Easy way to perform permutation testing for t-test with Python.


Permutation tests (also known as re-randomization test) are non-parametric tests that used when we don’t know much about data nature. The theoretial difference between permutation tests and inferential tests is that with permutation tests we build the sampling distribution from the observed data, rather than infering or assuming that a sampling distribution exist.

The distribution of the test statistic under the null hypothesis is made by calculating possible values of the test statistic under all possible rearrangements of the observed data points. So permutation test can be considered as a form of artificial resampling. The method simply generates the distribution of mean differences under the assumption that the two groups are not distinct in terms of the measured variable.
Permutation test are consedered as an alternative to classical two-sample t-test.



Generating initial data for permutation testing:



import matplotlib.pyplot as plt
import numpy as np
import scipy.stats as stats

# number of trials
N = 100

# dataset "A"
r = np.random.randn(N)
r[r>0] = np.log(1+r[r>0])
dataA = 26-r*10

# get histogram values for later comparison
yA,xA = np.histogram(dataA,20)
xA = (xA[:-1]+xA[1:])/2

# dataset "B"
r = np.random.randn(N)
r[r>0] = np.log(1+r[r>0])
dataB = 30-r*10

#get histogram values for later comparison
yB,xB = np.histogram(dataB,20)
xB = (xB[:-1]+xB[1:])/2


plt.stem(xA,yA,'b',markerfmt='bo',basefmt=' ',label='Data"A"')
plt.stem(xB,yB,'r',markerfmt='ro',basefmt=' ',label='Data"B"')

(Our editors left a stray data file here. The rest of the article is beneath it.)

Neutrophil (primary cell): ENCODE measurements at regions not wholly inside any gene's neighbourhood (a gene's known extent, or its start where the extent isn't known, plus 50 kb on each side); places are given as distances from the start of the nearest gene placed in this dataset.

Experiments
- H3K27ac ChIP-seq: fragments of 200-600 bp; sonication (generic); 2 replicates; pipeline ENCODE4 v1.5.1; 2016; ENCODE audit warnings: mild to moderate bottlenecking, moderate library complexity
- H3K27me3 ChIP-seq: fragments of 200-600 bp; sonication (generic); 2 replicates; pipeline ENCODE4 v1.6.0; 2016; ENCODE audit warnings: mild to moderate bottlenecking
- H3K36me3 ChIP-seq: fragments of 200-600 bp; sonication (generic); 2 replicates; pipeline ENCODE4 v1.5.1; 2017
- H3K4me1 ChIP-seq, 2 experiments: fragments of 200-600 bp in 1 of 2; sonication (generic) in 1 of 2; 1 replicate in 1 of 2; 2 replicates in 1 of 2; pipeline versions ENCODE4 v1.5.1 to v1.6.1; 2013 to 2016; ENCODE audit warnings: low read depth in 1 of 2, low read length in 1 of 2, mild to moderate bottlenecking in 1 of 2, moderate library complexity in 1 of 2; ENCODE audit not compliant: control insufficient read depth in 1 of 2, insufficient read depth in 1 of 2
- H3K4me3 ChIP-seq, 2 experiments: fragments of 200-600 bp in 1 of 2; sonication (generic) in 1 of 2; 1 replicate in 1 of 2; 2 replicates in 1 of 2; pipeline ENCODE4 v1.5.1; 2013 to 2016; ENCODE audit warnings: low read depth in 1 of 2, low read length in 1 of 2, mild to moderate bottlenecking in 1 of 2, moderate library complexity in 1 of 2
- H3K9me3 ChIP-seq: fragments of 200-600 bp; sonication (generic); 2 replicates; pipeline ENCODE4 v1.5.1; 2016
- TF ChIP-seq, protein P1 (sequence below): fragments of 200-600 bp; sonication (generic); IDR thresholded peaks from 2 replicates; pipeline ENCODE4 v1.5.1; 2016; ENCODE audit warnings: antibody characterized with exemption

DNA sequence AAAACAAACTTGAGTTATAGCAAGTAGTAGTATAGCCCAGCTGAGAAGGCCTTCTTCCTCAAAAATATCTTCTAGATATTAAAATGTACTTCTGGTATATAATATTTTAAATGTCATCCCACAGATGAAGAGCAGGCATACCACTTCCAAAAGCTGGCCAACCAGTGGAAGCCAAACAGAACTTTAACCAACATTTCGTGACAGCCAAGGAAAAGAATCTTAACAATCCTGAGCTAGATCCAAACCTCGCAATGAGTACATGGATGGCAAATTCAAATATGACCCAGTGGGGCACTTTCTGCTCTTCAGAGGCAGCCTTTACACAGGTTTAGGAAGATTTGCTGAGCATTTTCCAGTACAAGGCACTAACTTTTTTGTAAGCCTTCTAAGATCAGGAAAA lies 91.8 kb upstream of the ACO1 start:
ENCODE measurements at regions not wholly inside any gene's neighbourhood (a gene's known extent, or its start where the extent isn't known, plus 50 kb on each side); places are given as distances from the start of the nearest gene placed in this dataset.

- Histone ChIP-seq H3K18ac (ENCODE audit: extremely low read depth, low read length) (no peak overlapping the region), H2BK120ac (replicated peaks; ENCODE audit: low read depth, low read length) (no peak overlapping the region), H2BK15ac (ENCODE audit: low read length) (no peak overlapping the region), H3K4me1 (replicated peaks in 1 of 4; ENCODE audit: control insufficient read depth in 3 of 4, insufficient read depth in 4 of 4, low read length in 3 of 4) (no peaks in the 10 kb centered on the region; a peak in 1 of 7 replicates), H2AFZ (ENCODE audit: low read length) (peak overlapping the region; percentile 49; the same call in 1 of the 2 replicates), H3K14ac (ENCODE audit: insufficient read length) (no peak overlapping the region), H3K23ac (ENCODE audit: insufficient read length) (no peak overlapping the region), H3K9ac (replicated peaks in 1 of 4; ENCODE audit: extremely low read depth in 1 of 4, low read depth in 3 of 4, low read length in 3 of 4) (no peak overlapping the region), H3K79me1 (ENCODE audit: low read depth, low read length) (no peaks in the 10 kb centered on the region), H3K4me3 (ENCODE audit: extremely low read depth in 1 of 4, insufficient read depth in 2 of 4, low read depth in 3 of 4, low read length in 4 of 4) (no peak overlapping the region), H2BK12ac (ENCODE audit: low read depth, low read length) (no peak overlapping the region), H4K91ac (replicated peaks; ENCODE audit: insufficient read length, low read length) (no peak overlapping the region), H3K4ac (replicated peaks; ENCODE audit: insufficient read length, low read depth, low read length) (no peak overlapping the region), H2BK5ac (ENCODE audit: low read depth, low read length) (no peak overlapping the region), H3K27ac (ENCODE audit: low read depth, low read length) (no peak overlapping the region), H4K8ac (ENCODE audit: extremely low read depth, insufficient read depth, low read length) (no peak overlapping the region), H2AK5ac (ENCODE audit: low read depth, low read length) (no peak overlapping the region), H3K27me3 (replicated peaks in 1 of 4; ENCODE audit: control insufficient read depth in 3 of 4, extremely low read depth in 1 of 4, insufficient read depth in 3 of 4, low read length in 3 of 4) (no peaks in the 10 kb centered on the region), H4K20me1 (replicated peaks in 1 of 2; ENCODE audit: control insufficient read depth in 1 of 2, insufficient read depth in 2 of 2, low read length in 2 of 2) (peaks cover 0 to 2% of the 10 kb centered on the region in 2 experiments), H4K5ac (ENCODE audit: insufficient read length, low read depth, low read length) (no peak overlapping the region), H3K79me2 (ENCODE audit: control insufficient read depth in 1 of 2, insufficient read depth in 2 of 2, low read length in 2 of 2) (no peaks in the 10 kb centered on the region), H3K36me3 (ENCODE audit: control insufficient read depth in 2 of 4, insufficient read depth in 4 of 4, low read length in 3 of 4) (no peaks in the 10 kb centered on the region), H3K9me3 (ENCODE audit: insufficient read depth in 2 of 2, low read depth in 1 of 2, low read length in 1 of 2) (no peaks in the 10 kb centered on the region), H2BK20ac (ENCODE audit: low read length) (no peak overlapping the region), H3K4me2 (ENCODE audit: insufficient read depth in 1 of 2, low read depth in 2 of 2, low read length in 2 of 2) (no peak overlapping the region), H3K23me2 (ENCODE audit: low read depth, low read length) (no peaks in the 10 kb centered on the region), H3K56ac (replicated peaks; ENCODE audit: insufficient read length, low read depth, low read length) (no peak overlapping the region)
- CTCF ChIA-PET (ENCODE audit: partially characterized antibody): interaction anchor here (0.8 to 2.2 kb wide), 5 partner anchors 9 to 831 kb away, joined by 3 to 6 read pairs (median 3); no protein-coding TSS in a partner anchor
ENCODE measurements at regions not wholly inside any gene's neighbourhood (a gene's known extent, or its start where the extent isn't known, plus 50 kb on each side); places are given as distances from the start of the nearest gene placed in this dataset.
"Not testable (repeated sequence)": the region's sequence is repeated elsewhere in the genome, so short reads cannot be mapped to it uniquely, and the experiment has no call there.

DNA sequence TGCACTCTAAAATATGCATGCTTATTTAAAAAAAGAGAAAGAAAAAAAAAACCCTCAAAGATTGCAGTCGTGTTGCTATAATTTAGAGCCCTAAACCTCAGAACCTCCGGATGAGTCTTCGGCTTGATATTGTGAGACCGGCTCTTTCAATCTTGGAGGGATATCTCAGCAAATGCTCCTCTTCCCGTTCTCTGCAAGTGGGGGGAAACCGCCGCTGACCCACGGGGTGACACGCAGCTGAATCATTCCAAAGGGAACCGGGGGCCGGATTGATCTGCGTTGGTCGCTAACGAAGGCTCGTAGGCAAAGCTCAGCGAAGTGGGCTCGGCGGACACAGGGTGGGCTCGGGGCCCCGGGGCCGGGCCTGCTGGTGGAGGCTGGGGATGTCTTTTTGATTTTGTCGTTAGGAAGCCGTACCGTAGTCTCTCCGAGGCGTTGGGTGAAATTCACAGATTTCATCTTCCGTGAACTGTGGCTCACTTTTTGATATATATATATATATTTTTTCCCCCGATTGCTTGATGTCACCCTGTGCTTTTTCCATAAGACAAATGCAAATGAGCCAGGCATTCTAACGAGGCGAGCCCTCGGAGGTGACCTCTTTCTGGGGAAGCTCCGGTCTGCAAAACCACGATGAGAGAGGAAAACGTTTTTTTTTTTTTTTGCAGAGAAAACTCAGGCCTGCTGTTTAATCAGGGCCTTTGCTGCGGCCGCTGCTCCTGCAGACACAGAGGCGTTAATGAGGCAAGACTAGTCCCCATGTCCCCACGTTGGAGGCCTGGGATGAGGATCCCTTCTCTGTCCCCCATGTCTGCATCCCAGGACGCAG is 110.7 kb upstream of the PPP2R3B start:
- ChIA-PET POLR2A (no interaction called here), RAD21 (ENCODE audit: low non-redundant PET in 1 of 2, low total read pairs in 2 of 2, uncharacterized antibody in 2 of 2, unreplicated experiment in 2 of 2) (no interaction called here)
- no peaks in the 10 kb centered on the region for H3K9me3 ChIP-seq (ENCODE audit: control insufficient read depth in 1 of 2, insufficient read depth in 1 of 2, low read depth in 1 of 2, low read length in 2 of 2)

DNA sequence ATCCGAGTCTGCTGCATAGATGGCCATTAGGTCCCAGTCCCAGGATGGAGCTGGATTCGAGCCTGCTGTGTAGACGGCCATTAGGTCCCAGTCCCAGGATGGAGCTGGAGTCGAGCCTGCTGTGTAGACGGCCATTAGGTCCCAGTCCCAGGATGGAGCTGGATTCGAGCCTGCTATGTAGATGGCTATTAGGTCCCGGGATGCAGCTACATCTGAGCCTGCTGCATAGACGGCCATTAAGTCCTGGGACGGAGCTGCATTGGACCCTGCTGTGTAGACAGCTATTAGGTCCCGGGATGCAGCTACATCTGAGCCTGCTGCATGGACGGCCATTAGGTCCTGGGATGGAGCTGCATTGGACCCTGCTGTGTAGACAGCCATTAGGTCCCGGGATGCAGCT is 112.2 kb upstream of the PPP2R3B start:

plt.legend()
plt.show()

Generating initial data for permutation testing

Generating null hypothesis scenario:



## mix datasets together

# concatenate trials
alldata = np.hstack((dataA,dataB))

# condition labels
conds = np.hstack((np.ones(N),2*np.ones(N)))

# random permutation
fakeconds = np.random.permutation(N*2)

# shuffled condition labels
fakeconds[fakeconds<=N] = 1
fakeconds[fakeconds>1] = 2


# these two means should be different.
print([np.mean(alldata[conds==1]), np.mean(alldata[conds==2])])

# should these two be different?
print([np.mean(alldata[fakeconds==1]), np.mean(alldata[fakeconds==2])])

OUT: [27.54863852696174, 31.75392717918671]
[28.886385003016894, 30.416180703131555]

Distribution of null hypothesis values:



nPerms = 1000
permdiffs = np.zeros(nPerms)

for permi in range(nPerms):
    fconds = np.random.permutation(N*2)
    fconds[fconds1] = 2
    permdiffs[permi] = np.mean(alldata[fconds==2]) - np.mean(alldata[fconds==1])


# plot the distribution of H0 values
plt.hist(permdiffs,50)

# and plot the observed value on top
obsval = np.mean(alldata[conds==2]) - np.mean(alldata[conds==1])
plt.plot([obsval, obsval],[0, 50],'m',linewidth=10)
plt.xlabel('Value')
plt.ylabel('Count')
plt.show()

distribution of null hypothesis values

Two methods of evaluating statistical significance for permutation testing:



## 

# Z-value
zVal = ( obsval-np.mean(permdiffs) ) / np.std(permdiffs,ddof=1)
p = 1-stats.norm.cdf(abs(zVal))

# p-value count
pCount = sum(permdiffs>obsval)/nPerms

print(p,pCount)

OUT: 0.0008127353958568007 0.001



See also related topics: